The Intercultural (con)text of Bosnian-Herzegovinian interliterary community Cover Image
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Interkulturni (kon)tekst bosanskohercegovačke interliterarne zajednice
The Intercultural (con)text of Bosnian-Herzegovinian interliterary community

Author(s): Šeherzada Džafić
Subject(s): Anthropology, Social Sciences, Language and Literature Studies, Studies of Literature, Sociology, Bosnian Literature, Sociology of Culture, Theory of Literature
Published by: Dobra knjiga
Keywords: Bosnian culture and literature; South Slavic literatures; intercultural study; interliterary community; multicultural communities;
Summary/Abstract: The interculturality advocated by philosophers from ancient civilizations is gaining even more importance nowadays, because the deletion of borders and striving for global unification require the strengthening of cultural communities and their interaction with others. The cultural communities that went through the unification phase in their past and then the disunion, those that converted from large multicultural communities into less intercultural and interliterary communities are South Slavic literatures. The intercultural study of the South Slavic interdisciplinary community has its foundations in Slovak literary historiography where the concept of intercultural study is offered and elaborated by the Slovak comparativist Dionyz Ďurišin. Looking up to the German cultural and literary practice, Ďurišin introduced the terms intercultural and interliterary in the literary theory and elaborated the interliterary communities, pointing out that one of the forms of literary-historical synthesis of general creations such as the interliterary communities is the study of their individual components under the conditions of their reciprocity. In the central South Slavic interliterary community (especially in Bosnian and Croatian literatures), looking up to some aspects of German and Slovak literature, Zvonko Kovac supports such an approach and emphasizes – Kovac believes that this cultural dialogue, or literary production, has taken place more and more in internationally-dependent societies – in specific interliterary communities – through a specific interliterary process. In this regard, we come up to two possible directions in the diachronic and synchronic study of literature. The first direction leads us to national concepts in which culture (including literature and other arts) closes into its own circle, not allowing to expand and enrich. Contrary to it, the second direction allows interaction that liberates culture and makes it accessible. The first concept in the practice until now has left cultures poor, while the other has been directed towards enrichment and spreading of ideas and cultural values. This book aims at pointing to the common past, which still gives writers the right to opt for double affiliation and even multiple affiliation to certain cultures within the community, especially in Bosnian culture and literature (on the example of writers such as Mesa Selimovic, Ivo Andric, Branko Copic, Skender Kulenovic, Mirko Kovac and Irfan Horozovic).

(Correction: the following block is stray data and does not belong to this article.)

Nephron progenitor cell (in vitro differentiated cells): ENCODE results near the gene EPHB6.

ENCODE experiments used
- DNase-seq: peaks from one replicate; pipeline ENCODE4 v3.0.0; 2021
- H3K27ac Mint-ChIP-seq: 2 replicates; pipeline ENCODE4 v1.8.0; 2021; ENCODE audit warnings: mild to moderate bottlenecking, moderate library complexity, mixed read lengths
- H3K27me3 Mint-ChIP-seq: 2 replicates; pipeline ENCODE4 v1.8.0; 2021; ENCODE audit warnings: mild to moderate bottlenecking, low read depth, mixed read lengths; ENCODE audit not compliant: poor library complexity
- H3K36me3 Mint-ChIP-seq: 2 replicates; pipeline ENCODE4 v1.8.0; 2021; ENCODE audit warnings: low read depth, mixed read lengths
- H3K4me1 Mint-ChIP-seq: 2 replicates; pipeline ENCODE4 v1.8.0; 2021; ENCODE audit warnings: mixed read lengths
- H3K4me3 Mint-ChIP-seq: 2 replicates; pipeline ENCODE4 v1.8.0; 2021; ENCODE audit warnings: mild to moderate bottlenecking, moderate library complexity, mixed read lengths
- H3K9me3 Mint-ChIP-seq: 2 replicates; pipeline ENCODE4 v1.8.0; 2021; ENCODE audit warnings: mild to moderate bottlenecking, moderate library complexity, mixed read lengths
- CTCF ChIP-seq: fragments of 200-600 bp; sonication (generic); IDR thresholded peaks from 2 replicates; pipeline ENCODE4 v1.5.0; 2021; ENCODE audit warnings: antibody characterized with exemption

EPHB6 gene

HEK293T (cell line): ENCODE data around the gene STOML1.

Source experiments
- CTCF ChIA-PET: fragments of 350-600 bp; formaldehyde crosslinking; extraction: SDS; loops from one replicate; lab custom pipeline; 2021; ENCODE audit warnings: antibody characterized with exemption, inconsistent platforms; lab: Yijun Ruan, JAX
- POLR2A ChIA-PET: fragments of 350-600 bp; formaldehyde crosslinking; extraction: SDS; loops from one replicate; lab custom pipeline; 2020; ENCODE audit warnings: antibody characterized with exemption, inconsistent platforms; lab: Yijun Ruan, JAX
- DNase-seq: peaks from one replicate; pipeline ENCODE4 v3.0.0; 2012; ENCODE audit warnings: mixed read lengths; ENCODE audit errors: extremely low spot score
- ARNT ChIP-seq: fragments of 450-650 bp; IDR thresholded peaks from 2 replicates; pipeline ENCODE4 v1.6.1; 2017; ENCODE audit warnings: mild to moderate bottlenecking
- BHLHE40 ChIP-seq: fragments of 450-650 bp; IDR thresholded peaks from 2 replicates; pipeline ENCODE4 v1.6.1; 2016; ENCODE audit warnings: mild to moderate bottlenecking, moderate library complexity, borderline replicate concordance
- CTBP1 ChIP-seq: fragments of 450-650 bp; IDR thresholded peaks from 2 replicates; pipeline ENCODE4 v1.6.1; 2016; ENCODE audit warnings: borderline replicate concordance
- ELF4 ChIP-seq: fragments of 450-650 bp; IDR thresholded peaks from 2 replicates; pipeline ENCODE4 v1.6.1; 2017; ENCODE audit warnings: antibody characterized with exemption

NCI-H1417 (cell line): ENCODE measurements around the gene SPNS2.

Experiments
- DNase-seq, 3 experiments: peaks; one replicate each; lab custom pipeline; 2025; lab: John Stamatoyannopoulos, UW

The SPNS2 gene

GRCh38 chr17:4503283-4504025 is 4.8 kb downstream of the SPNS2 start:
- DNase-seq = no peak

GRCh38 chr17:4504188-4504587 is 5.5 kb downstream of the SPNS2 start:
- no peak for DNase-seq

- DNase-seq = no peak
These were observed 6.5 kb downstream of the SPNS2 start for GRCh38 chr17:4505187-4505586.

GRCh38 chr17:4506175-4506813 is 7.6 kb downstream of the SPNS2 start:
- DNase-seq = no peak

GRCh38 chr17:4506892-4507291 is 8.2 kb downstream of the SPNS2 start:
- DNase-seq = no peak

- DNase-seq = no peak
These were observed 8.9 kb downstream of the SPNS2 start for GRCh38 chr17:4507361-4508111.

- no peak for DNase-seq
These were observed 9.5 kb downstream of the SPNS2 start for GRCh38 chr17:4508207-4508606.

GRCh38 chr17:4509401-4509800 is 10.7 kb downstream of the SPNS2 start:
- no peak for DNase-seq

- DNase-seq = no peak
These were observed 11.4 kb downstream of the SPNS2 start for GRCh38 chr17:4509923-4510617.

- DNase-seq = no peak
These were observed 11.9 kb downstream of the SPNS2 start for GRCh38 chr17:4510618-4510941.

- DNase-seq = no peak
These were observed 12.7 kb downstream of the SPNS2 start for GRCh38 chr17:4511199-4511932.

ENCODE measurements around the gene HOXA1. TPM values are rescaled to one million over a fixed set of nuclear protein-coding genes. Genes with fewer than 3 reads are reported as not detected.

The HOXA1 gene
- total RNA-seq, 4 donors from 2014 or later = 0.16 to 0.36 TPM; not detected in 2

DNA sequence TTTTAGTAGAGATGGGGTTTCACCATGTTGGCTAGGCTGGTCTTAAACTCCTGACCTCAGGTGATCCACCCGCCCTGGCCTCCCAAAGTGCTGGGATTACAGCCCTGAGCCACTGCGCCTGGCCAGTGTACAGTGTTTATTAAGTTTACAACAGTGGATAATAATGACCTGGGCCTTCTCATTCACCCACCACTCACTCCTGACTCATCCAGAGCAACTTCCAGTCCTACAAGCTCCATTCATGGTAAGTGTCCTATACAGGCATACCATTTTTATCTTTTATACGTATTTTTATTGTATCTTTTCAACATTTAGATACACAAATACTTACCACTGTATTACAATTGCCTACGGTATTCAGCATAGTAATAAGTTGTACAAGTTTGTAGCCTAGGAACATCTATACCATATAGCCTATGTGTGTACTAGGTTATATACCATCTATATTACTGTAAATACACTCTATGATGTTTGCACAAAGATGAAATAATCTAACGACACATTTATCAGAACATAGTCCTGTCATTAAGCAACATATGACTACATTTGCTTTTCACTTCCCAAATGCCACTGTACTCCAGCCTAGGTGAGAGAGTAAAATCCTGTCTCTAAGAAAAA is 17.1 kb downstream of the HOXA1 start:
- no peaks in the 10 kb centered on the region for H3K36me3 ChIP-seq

• Print-ISBN-13: 978-9958-27-264-6
  • Page Count: 275
  • Publication Year: 2015
  • Language: Bosnian